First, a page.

Bank of Canada Lays Ground for More Rate HikesBy
Decision reinforces expectations for increase at July meeting
Central bank removes language about being cautious on policy
Canada’s central bank is paving the way for a new round of rate increases in the second half of the year as the nation’s economy runs up against capacity constraints and inflation hovers at the highest in seven years.
Bank of Canada Governor Stephen Poloz left rates on hold for a third straight decision Wednesday, but gave an upbeat assessment of the economy and removed some cautious language. The currency and bond yields popped higher after the statement from Ottawa.
The changes signal policy makers are gaining confidence in the resiliency of the current expansion and the economy’s ability to cope with higher borrowing costs, even as household debt levels continue to rise. The Bank of Canada has already raised interest rates three times since the middle of last year, part of an effort to return historically low borrowing costs to more normal levels.
“Governor Poloz didn’t pull the trigger today, but the central bank did hint that the time could be nigh for another rate hike in Canada,” Royce Mendes, an economist at CIBC World Markets, said in a note to investors.
In its announcement, which kept the benchmark rate unchanged at 1.25 percent, the central bank reiterated the view that higher interest rates will be warranted. However, it dropped an “over time” qualifier that may suggest more urgency in hiking.
Policy makers also removed language that had appeared in the five most recent statements about remaining cautious on any future policy adjustments, replacing it with a pledge to take a “gradual approach.” They dropped another line about the need to keep some “monetary accommodation” in place over time. Also absent was any reference to labor slack.
The Canadian dollar surged 1.3 percent after the decision, and traded at C$1.2843 per U.S. dollar at 11:48 a.m. in Toronto. The spike helped erase the currency’s quarter-to-date loss and solidified its position as the best-performing currency among 16 major peers since the end of March, according to Bloomberg data.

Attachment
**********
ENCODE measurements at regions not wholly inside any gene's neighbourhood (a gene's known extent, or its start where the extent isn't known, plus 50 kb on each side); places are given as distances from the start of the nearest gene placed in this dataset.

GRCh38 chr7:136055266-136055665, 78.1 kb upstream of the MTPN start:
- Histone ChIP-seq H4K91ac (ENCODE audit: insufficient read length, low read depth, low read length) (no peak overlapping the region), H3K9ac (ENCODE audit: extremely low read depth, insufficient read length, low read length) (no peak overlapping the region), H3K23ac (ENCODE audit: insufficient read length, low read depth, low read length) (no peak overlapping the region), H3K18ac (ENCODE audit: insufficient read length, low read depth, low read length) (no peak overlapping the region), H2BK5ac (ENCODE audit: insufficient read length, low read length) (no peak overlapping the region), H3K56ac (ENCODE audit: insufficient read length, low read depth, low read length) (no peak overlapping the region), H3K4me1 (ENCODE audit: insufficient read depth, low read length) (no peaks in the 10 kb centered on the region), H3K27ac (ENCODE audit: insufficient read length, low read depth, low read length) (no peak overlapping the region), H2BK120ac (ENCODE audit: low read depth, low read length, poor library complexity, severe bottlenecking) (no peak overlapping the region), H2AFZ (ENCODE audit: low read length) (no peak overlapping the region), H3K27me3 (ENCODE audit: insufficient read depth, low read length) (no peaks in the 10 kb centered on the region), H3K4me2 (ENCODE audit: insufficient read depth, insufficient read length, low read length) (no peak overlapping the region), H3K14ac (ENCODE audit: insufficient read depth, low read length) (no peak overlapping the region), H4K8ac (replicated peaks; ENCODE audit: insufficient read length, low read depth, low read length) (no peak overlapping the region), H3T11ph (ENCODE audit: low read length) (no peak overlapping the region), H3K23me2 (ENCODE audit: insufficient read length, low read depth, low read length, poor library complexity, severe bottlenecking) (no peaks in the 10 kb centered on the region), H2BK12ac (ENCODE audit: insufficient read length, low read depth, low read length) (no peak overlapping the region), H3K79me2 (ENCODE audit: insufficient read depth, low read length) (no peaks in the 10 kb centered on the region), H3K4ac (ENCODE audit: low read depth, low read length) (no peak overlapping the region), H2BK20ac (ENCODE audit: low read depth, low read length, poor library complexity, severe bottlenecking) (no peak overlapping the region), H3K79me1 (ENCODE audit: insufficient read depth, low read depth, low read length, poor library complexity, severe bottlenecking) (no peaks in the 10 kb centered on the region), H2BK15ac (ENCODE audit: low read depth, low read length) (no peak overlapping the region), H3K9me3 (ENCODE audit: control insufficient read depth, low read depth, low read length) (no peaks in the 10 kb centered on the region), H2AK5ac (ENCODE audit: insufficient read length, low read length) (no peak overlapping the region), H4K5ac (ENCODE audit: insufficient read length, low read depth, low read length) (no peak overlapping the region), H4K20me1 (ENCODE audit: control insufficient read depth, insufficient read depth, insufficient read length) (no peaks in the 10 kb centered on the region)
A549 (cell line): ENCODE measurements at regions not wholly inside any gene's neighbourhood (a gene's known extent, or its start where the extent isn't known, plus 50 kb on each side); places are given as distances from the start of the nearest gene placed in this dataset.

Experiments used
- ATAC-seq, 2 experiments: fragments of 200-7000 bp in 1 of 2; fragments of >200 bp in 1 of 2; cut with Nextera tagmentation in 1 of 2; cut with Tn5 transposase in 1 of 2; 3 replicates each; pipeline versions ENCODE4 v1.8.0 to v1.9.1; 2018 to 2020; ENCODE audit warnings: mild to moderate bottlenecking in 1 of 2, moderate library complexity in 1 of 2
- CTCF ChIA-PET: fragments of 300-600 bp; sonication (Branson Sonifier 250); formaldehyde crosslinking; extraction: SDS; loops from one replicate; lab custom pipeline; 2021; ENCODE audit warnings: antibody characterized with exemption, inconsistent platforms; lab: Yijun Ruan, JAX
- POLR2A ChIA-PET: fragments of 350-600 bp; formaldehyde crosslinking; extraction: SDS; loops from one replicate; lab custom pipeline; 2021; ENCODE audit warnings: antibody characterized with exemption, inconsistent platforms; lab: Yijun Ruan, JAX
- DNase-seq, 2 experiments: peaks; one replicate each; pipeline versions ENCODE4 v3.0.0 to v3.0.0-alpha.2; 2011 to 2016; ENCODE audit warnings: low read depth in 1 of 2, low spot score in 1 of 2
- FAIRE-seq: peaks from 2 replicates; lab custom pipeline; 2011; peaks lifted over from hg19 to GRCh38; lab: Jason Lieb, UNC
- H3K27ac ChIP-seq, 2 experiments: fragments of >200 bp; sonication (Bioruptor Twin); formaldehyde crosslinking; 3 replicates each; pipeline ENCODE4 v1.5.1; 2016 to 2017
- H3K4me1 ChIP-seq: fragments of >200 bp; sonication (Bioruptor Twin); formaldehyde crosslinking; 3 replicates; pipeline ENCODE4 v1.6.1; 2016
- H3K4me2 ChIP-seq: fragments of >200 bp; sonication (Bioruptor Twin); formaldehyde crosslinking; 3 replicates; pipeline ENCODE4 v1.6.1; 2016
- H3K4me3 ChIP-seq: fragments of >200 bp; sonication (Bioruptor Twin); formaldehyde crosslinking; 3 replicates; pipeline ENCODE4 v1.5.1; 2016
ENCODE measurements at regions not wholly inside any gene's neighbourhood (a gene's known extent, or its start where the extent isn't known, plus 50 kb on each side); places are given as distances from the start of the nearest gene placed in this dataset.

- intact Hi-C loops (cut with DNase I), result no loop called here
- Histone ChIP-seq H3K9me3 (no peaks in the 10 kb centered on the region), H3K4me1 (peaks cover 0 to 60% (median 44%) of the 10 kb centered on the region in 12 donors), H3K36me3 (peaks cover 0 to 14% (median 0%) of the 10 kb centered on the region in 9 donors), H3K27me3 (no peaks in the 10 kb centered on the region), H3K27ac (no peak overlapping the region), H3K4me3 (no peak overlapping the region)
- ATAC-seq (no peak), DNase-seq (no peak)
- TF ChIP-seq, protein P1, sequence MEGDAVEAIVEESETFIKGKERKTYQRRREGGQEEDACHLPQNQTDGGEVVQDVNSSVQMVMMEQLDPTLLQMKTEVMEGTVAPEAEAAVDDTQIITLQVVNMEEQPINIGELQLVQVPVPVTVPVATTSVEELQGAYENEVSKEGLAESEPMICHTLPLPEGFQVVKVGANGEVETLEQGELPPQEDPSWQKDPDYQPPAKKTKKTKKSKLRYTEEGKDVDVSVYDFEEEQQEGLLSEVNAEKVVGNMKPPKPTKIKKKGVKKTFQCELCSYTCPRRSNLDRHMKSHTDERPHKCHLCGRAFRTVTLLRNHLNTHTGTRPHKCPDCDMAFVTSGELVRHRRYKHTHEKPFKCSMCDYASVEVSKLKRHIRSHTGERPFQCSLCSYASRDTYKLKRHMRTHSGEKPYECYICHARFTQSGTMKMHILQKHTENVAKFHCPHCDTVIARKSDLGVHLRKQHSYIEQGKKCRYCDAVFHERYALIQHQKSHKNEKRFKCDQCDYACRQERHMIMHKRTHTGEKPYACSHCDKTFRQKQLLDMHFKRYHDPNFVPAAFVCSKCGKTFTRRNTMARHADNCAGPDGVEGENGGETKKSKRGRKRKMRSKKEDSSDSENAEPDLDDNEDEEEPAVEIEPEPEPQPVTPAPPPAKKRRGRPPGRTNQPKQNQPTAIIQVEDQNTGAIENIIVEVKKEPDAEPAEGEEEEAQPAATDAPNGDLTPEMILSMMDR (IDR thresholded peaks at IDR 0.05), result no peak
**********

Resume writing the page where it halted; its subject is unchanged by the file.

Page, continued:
Yields on Canadian government bonds spiked, pushing the two-year rate up eight basis points to 1.92 percent, while the five-year rose as much to 2.12 percent, as the market started to price in more monetary tightening.
The odds for an increase at the July 11 meeting are now 79 percent, according to overnight index swaps. The market anticipates two more hikes in total by the end of the year.
“This reinforces our view that as the economy continues to perform well into the middle of the year, the bank will have the confidence it needs to raise its policy interest rate at its next scheduled decision, this July,” said Brian DePratto, senior economist at TD Economics.
Since January, Poloz has been in wait-and-see mode due to a number of uncertainties, from inconclusive Nafta negotiations to a slowdown in the housing market. How these risks play out will determine the pace of future hikes and how high rates will eventually go. The central bank estimates its neutral rate -- an ideal setting that keeps the economy neither too hot nor too cold -- is 3 percent.
Poloz must walk a delicate line: moving too soon could inadvertently trigger a downturn, while moving too late could fuel inflation. There are other risks. Keeping borrowing costs low would encourage households to borrow at a time when debt is already at an unprecedented level.
“Overall, developments since April further reinforce Governing Council’s view that higher interest rates will be warranted to keep inflation near target,” the central bank said. “Governing Council will take a gradual approach to policy adjustments, guided by incoming data.”
Wednesday’s statement gave a nod to “ongoing uncertainty” in trade policy that’s dampening global business investment, while noting recent “stresses” in emerging market economies. At the same time, it said global economic activity remained “broadly on track” compared with expectations.
Record household debt continues to be a key concern, and the statement highlighted the need to “assess the economy’s sensitivity to interest rate movements.”
Canada’s debt overhang has limited the central bank’s ability to press ahead with moving rates back to neutral, and previous statements said monetary policy accommodation would continue to be needed over time. That reference has been dropped.
On inflation, the central bank acknowledged prices are accelerating faster than it predicted in April because of gasoline prices, but core measures that exclude energy prices are near target, “consistent with an economy operating close to potential.” It reiterated it would disregard the transitory impact of gasoline prices.
The Bank of Canada estimated in April inflation will average 2.3 percent this year, the fastest pace since 2011.
The central bank also said recent economic data reinforces its April outlook for 2 percent growth in the first half of 2018, even though the first quarter appears to be stronger than expected, as exports beat predictions and a pick-up machinery and equipment imports suggest a recovery in investment.
While acknowledging weakness in housing resale activity, the central bank said it expects “solid” labor income growth will trigger a rebound in housing and fuel strong consumption growth.
— With assistance by Erik Hertzberg, and Maciej Onoszko